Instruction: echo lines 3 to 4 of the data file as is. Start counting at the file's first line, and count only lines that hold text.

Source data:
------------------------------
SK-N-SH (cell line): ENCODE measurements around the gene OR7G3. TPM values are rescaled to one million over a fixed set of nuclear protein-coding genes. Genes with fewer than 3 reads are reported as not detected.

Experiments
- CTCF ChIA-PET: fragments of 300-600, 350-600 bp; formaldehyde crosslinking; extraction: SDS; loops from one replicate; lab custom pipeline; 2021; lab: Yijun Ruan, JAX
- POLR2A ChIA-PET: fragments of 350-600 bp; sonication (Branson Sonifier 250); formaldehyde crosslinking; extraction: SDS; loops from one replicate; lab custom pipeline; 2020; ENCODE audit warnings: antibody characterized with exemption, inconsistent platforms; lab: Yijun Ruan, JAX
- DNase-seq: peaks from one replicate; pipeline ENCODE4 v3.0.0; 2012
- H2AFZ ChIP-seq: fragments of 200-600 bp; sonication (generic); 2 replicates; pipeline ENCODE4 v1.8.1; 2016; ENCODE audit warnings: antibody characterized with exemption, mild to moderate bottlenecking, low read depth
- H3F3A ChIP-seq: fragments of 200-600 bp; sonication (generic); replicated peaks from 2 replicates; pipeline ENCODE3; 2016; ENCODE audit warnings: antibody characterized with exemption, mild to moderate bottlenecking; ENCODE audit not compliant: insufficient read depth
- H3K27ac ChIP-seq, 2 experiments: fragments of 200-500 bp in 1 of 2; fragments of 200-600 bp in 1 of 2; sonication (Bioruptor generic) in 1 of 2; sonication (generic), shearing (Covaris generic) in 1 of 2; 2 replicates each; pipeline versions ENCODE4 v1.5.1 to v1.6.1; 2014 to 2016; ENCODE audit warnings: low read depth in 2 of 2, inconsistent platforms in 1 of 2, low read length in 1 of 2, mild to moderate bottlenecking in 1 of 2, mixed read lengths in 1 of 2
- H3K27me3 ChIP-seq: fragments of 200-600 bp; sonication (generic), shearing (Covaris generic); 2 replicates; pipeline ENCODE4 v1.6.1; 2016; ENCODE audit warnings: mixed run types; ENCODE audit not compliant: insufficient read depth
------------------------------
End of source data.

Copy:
- CTCF ChIA-PET: fragments of 300-600, 350-600 bp; formaldehyde crosslinking; extraction: SDS; loops from one replicate; lab custom pipeline; 2021; lab: Yijun Ruan, JAX
- POLR2A ChIA-PET: fragments of 350-600 bp; sonication (Branson Sonifier 250); formaldehyde crosslinking; extraction: SDS; loops from one replicate; lab custom pipeline; 2020; ENCODE audit warnings: antibody characterized with exemption, inconsistent platforms; lab: Yijun Ruan, JAX